Journal cover Journal topic
Proceedings of the ICA
Journal topic
Volume 2
Proc. Int. Cartogr. Assoc., 2, 129, 2019
https://doi.org/10.5194/ica-proc-2-129-2019
© Author(s) 2019. This work is distributed under
the Creative Commons Attribution 4.0 License.
Proc. Int. Cartogr. Assoc., 2, 129, 2019
https://doi.org/10.5194/ica-proc-2-129-2019
© Author(s) 2019. This work is distributed under
the Creative Commons Attribution 4.0 License.

  10 Jul 2019

10 Jul 2019

The bicycle at the end of the 19th century: An instrument for land surveying and mapping

Tristan Thielmann Tristan Thielmann
  • University of Siegen, Germany

Keywords: rural geomedia, navigable maps, route guides, land surveyors, League of American Wheelmen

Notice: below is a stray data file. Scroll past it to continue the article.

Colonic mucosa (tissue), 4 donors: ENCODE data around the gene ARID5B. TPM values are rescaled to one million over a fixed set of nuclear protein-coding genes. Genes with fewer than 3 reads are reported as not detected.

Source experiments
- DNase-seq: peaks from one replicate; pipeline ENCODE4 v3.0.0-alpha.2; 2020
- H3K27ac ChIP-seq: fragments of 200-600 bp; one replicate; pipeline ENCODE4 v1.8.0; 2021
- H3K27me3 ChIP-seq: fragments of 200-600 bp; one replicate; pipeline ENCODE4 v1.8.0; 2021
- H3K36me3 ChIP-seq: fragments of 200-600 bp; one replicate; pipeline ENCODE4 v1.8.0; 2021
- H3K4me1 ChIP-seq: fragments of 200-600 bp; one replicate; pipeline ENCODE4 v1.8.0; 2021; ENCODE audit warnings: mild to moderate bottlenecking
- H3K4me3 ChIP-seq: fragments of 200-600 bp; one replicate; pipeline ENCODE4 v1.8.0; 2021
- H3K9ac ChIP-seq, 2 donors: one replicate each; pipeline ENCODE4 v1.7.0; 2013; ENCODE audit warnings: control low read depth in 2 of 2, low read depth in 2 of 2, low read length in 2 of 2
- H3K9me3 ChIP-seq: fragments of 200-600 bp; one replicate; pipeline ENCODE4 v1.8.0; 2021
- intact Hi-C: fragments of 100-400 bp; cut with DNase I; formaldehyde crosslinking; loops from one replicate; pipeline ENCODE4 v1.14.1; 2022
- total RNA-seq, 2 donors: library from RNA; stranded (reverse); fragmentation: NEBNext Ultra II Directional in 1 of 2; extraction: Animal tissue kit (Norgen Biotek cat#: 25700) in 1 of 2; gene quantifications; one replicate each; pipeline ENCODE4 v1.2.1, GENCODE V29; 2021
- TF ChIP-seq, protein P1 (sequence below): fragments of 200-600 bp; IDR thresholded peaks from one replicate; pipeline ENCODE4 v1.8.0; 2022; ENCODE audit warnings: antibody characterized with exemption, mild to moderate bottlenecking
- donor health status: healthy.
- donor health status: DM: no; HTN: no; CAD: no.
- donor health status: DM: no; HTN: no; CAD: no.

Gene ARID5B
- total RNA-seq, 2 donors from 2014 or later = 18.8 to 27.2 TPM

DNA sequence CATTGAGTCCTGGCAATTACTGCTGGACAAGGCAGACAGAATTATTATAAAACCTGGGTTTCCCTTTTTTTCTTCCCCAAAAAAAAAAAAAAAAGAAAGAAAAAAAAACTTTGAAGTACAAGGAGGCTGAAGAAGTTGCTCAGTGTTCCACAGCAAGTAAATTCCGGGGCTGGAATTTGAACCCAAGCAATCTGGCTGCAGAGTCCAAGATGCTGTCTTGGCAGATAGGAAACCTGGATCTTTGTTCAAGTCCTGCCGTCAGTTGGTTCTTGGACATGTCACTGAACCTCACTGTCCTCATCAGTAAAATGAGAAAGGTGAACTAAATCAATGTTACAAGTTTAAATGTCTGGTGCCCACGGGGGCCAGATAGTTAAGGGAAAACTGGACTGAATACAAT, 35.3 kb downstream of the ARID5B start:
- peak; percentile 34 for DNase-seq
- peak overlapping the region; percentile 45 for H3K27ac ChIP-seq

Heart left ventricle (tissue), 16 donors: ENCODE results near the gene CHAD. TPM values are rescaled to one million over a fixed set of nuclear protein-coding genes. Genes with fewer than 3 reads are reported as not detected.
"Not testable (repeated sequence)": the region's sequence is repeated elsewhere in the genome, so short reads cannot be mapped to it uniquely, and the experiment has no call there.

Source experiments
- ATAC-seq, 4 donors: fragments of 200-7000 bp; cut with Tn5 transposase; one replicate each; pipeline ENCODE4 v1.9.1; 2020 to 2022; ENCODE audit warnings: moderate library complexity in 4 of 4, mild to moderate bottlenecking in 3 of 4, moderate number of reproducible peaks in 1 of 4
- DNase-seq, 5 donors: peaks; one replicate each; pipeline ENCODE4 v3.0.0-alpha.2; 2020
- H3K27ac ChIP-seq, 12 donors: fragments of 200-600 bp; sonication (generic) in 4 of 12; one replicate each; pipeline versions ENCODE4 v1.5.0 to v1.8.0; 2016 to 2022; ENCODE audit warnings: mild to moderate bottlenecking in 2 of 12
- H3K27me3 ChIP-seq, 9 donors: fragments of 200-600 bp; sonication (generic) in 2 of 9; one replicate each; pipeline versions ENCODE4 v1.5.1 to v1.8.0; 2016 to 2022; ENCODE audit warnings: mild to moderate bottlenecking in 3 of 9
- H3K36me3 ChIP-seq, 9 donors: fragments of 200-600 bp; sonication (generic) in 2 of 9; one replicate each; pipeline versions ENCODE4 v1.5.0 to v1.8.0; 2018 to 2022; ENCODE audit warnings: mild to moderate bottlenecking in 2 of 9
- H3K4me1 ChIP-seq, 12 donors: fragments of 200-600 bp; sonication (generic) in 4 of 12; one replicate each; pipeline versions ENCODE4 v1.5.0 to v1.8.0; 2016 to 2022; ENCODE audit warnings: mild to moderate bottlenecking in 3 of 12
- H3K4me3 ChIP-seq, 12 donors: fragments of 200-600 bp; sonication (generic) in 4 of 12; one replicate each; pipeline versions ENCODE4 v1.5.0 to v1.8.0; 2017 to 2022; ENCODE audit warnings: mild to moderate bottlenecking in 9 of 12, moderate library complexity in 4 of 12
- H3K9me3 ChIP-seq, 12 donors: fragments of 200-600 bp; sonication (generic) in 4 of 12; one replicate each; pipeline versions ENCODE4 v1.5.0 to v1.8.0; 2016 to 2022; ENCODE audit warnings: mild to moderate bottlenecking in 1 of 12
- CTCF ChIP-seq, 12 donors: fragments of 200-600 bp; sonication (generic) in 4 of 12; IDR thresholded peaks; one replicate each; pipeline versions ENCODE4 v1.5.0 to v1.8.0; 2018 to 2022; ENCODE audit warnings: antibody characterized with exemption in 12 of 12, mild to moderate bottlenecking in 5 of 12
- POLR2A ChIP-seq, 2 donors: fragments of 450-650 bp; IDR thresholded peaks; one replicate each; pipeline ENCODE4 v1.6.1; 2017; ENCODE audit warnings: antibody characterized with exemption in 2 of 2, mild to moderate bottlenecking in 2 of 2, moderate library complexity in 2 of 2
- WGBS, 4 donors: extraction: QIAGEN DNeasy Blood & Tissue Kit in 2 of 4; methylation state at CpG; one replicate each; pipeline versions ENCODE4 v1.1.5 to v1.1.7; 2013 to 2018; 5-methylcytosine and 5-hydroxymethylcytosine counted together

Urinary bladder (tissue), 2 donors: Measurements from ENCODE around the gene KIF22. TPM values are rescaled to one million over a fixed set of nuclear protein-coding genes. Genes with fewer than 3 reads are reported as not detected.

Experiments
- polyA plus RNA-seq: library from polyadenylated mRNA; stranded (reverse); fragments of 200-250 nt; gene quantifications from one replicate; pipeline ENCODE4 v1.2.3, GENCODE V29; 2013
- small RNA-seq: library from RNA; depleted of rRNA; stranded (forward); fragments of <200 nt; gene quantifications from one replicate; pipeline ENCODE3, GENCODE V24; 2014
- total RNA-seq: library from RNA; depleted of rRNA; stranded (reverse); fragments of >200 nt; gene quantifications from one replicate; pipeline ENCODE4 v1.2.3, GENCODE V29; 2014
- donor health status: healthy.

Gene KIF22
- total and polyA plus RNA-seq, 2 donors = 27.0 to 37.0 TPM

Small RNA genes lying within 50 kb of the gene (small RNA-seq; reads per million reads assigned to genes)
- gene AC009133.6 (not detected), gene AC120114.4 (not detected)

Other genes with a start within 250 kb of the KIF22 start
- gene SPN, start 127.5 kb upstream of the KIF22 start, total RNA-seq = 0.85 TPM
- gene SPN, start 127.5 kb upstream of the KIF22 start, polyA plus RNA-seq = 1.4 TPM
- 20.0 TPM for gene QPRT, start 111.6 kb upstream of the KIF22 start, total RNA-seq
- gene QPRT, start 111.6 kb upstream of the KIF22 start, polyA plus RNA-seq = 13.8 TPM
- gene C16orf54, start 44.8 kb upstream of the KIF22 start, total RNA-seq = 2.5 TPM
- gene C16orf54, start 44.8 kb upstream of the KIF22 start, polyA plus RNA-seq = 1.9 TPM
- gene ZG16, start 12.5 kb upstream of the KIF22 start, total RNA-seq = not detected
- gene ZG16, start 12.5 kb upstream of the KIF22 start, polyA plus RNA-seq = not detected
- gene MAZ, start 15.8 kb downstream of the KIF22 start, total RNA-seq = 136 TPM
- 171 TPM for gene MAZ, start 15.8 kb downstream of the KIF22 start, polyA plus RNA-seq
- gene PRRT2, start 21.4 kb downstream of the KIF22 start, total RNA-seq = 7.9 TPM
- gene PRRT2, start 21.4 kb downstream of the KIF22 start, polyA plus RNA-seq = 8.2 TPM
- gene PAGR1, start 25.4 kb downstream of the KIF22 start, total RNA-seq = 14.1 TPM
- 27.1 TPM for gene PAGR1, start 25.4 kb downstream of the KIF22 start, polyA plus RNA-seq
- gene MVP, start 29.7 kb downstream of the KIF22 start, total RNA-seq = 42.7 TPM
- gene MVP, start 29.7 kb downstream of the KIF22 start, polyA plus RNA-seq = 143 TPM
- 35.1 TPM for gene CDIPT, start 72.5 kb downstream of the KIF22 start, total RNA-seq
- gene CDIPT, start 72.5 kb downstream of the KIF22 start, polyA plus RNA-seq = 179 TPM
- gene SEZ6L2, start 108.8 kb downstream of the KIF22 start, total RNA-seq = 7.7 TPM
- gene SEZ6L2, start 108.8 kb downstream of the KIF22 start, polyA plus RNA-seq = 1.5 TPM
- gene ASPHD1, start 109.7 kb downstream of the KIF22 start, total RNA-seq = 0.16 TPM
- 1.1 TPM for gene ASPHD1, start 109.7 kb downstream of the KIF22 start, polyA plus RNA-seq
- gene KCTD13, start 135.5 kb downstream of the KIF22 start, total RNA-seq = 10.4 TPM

Abstract. At the end of the 19th century, the bicycle was a medium used for land development, connection, sensing and routing. This article explores these features of the bicycle based on the League of American Wheelmen bulletins that were published between 1880 and 1902. The enquiry shows that the bicycle constitutes a rural geomedium since the first cyclists regarded themselves as land surveyors. Furthermore, the bicycle, as a vehicle that is connected to an individual, links the starting and end points of a route – without stops on the way and without changing vehicles. This continuity of movement is a highly essential property of the medium ‘bicycle’. Being awheel and making the countryside accessible cartographically are therefore closely linked to each other; they take place in one and the same procedure as part of the joint practice of land surveys. During this process, the bicycle proves to be an ideal instrument for the sensing of road surface conditions and therefore functions as a mediator between the road and the cyclist. It also serves as a mediator between urban and rural areas and as a connected device: the bicycle is the condition for cooperation for Bicycle Clubs, which enjoyed enormous popularity at the end of the 19th century. It facilitated the cooperative experiencing and exploring of the land that had yet not been documented cartographically and, in turn, yielded its own new form of representation: navigable maps in the form of route guides.

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